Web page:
Its safer to break into a vehicle then a house.
    Do what you want, my gunms stay with me.
    A long time ago I would leave my longgunms in the pickups gunm rack, we all did, those days are gone. Even a short trip into the convenience store can be a disaster.
    And nothing sucks worse then having your gunm stolen and then used to rob people (however that was a home robbery incident).
    Then there could be this scenario, your car gets stolen and you watch the thief drive off with your car and your gunms.

  5. Cold weather is not a problem for the firearm; if it is, well, buy a better firearm. As for leaving it in a vehicle unsecured; that is unfortunately a problem in our unstable, protect the rights of the criminal society😵‍💫 It shouldn’t be this way, but it is; so keep locked up if you leave it in the vehicle unattended, and Do NOT leave it loaded or a loaded magazine with it; unless they’re are locked up separately. These are my best practices.l

    • That actually brings up another things. Your vehicle might be a great place to keep extra loaded magazines for your carry gun.

    • “Cold weather is not a problem for the firearm;…”

      It almost never is. I think the point of the post was directed to those that love their guns and consider them their children, so they make the association…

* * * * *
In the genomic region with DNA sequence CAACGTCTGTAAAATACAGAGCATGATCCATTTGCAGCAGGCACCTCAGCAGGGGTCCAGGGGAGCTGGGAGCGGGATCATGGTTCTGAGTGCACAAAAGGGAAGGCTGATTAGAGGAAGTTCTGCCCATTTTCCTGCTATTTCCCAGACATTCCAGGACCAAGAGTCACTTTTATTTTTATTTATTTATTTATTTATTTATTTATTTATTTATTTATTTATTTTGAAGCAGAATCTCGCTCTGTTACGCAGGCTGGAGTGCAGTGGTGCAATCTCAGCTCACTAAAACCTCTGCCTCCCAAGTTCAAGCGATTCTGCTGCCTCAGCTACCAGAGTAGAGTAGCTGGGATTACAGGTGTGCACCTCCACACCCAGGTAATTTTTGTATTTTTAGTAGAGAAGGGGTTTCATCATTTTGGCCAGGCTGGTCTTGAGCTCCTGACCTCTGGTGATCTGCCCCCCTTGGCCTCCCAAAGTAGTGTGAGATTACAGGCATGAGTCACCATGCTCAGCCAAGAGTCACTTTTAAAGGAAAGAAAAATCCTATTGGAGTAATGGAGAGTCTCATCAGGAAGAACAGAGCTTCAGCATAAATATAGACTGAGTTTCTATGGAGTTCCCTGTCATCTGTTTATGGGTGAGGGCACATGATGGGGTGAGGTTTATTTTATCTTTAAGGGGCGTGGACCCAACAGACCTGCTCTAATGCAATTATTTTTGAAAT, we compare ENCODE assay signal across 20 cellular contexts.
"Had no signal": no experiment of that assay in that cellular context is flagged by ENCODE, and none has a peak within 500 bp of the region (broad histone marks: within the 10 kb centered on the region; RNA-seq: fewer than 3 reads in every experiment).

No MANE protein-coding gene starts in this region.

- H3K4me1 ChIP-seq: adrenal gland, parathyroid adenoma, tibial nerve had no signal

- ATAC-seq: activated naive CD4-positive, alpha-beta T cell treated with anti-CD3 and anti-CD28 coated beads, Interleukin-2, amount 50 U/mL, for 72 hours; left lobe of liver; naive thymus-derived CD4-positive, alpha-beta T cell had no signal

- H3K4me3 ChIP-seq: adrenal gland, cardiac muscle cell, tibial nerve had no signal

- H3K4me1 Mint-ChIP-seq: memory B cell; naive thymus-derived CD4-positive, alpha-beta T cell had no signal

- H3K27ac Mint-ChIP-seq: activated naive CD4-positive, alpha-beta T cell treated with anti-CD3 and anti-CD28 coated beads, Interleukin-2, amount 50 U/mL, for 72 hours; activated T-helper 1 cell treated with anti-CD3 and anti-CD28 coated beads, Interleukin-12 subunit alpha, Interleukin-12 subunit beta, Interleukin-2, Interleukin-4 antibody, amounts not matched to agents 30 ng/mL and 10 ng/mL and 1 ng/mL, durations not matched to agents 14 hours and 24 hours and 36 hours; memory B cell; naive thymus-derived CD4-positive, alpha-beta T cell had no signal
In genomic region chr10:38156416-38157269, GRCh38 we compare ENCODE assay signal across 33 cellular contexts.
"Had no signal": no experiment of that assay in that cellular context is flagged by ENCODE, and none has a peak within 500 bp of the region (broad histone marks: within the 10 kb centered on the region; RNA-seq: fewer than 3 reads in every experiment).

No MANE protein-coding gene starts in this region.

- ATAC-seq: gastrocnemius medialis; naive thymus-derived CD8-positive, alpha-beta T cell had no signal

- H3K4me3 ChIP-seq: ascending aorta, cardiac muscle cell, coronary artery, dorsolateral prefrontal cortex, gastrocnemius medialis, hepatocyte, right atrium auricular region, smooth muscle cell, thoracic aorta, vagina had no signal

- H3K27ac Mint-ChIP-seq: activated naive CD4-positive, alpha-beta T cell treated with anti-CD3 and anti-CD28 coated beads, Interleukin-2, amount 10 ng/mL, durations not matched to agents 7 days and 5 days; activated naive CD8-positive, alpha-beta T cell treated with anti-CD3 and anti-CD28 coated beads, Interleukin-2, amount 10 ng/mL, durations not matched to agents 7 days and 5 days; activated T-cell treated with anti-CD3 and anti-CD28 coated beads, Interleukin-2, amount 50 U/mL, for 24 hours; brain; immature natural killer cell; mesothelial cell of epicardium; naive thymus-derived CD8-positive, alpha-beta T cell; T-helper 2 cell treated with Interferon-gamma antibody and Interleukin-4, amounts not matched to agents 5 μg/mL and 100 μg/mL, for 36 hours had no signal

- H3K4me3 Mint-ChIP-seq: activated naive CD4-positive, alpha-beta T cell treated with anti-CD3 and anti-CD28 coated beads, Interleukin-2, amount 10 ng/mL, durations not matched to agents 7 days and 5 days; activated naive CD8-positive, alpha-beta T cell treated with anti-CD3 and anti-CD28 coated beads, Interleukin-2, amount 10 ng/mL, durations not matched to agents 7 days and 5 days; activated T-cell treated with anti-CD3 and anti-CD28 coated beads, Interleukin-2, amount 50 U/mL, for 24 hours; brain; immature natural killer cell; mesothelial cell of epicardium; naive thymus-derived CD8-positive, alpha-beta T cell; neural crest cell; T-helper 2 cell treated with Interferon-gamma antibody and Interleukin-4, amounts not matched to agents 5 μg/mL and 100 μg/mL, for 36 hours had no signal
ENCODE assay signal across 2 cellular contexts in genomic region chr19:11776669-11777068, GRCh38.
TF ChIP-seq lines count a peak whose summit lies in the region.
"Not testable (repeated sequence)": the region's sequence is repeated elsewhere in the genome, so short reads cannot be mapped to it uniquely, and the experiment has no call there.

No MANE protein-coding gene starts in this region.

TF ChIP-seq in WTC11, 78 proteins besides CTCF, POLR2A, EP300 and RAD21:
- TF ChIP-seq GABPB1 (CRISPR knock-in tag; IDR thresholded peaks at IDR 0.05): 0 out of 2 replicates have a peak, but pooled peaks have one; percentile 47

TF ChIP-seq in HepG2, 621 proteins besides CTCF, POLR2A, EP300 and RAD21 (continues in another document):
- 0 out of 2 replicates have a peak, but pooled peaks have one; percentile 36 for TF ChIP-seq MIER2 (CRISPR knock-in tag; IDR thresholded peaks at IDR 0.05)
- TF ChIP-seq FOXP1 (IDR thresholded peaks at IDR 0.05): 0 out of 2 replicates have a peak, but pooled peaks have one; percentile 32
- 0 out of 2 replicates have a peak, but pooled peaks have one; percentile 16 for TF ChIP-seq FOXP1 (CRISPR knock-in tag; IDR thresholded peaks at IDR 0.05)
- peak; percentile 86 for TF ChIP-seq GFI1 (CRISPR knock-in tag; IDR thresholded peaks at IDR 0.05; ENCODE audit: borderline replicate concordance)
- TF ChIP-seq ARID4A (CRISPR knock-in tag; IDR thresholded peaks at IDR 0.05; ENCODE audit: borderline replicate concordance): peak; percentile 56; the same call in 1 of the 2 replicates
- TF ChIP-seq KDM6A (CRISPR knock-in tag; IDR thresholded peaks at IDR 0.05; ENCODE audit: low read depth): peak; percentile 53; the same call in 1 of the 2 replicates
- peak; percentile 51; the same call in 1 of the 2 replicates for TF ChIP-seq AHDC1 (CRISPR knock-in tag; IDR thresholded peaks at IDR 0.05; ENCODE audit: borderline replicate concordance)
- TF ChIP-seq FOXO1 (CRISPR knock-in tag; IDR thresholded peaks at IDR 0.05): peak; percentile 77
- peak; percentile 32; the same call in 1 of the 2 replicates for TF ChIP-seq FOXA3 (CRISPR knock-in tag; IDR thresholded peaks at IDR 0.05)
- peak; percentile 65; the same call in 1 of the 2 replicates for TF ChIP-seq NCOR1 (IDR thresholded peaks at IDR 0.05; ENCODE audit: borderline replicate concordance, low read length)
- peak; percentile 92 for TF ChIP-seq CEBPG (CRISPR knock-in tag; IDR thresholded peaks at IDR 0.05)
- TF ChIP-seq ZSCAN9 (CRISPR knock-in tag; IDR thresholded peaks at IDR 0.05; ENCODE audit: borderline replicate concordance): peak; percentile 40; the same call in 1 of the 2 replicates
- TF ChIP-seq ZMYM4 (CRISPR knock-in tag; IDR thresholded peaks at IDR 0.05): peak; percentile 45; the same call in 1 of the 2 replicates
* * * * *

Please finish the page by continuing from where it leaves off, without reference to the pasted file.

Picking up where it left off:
6. I don’t generally carry long guns if not actively engaged in some activity that requires them. That said, my P-U, deuce and a half and SUV have welded plate storage boxes. All keyed the same. The SUV and PU as well as the cars have console safes as well. Yes, if someone wants to bring tools and take the time to get into the safes, or lock boxes they could do so. Of course I have remote cut outs for the ignition systems that disable the vehicles so they can’t hot wire and steal the vehicles. Sure, someone could rob me and then take the keys, but it is rare that I’m not armed, as is my wife and adult children.
    Had a car broken into many years ago. Had a car stolen a few years after that. Why someone wanted to steal a ’78 Buick Le Sabre in ’84 I don’t know. Or why anyone thought there was something to steal in 15 year old rust bucket Chevy.
    According to the local Sherriff’s Depts. in the area, most of the firearms they recover in arrests/crime scenes are stolen. With a large portion stolen from vehicles. While you may live in a more remote area, even there, humans are humans. There will always be someone who wants what you have and doesn’t mind stealing it rather than working to earn it. Don’t leave firearms in vehicles. Yes, it’s a PITA to drag the weapons in and out etc. But it’s a bigger pain to find out the gun you left in the car was used to kill some kid or elderly person during a robbery.

  7. During the 2020 meltdown with the riots happening, I had an AR in the truck along with the pistol I carried.
    4 magazines for the pistol and 4 magazines for the rifle.
    March was held in the city I worked in for George Floyd and there were a few isolated incidents. Never had to use either the pistol or rifle but I’m glad I had them.
    Today is just what’s in the holster plus a few magazines.

  8. W­o­r­k­i­n­g o­n­l­i­n­e b­r­i­n­g­s i­n $­2­8­5 d­o­l­l­a­r­s a­n h­o­u­r f­o­r m­e. M­y b­e­s­t b­u­d­d­y s­h­o­w­s m­e h­o­w t­o d­o t­h­i­s a­n­d m­a­k­e­s $­2­9,0­0­0 a m­o­n­t­h d­o­i­n­g i­t, b­u­t I n­e­v­e­r r­e­a­l­i­z­e­d i­t w­a­s r­e­a­l, v­i­s­i­t t­h­e sa02 f­o­l­l­o­w­i­n­g l­i­n­k t­o h­a­v­e.

    A l­o­o­k a­t i­t————————————>>>